The pulse generator is turned on during a visit to your doctor's office a few weeks after surgery. Then it can be programmed to deliver electrical impulses to the vagus nerve at various durations, frequencies and currents. Vagus nerve stimulation usually starts at a low level and is gradually increased, depending on your symptoms and side effects. Stimulation is programmed to turn on and off in specific cycles — such as 30 seconds on, five minutes off. You may have some tingling sensations or slight pain in your neck and temporary hoarseness when the nerve stimulation is on. The stimulator doesn't detect seizure activity or depression symptoms. When it's turned on, the stimulator turns on and off at the intervals selected by your doctor. You can use a hand-held magnet to initiate stimulation at a different time, for example, if you sense an impending seizure. The magnet can also be used to temporarily turn off the vagus nerve stimulation, which may be necessary when you do certain activities such as public speaking, singing or exercising, or when you're eating if you have swallowing problems. You'll need to visit your doctor periodically to make sure that the pulse generator is working correctly and that it hasn't shifted out of position. Check with your doctor before having any medical tests, such as magnetic resonance imaging (MRI), which might interfere with your device.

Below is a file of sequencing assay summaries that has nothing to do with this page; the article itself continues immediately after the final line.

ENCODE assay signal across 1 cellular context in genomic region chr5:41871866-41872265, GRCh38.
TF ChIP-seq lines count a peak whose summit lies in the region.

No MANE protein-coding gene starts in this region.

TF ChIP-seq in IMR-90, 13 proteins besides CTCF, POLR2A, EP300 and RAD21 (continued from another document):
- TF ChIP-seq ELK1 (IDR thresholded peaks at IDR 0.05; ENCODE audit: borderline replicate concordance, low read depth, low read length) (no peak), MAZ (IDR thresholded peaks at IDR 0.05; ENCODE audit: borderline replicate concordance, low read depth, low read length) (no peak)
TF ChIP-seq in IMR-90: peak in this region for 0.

Implanted vagus nerve stimulation isn't a cure for epilepsy. Most people with epilepsy won't stop having seizures or taking epilepsy medication altogether after the procedure. But many will have fewer seizures, up to 20 to 50 percent fewer. Seizure intensity may lessen as well. It can take months or even a year or longer of stimulation before you notice any significant reduction in seizures. Vagus nerve stimulation may also shorten the recovery time after a seizure. People who've had vagus nerve stimulation to treat epilepsy may also experience improvements in mood and quality of life. Research is still mixed on the benefits of implanted vagus nerve stimulation for the treatment of depression. Some studies suggest the benefits of vagus nerve stimulation for depression accrue over time, and it may take at least several months of treatment before you notice any improvements in your depression symptoms. Implanted vagus nerve stimulation doesn't work for everybody, and it isn't intended to replace traditional treatments. Studies of implanted vagus nerve stimulation as a treatment for conditions such as Alzheimer's disease, headaches and rheumatoid arthritis have been too small to draw any definitive conclusions about how well it may work for those problems. More research is needed.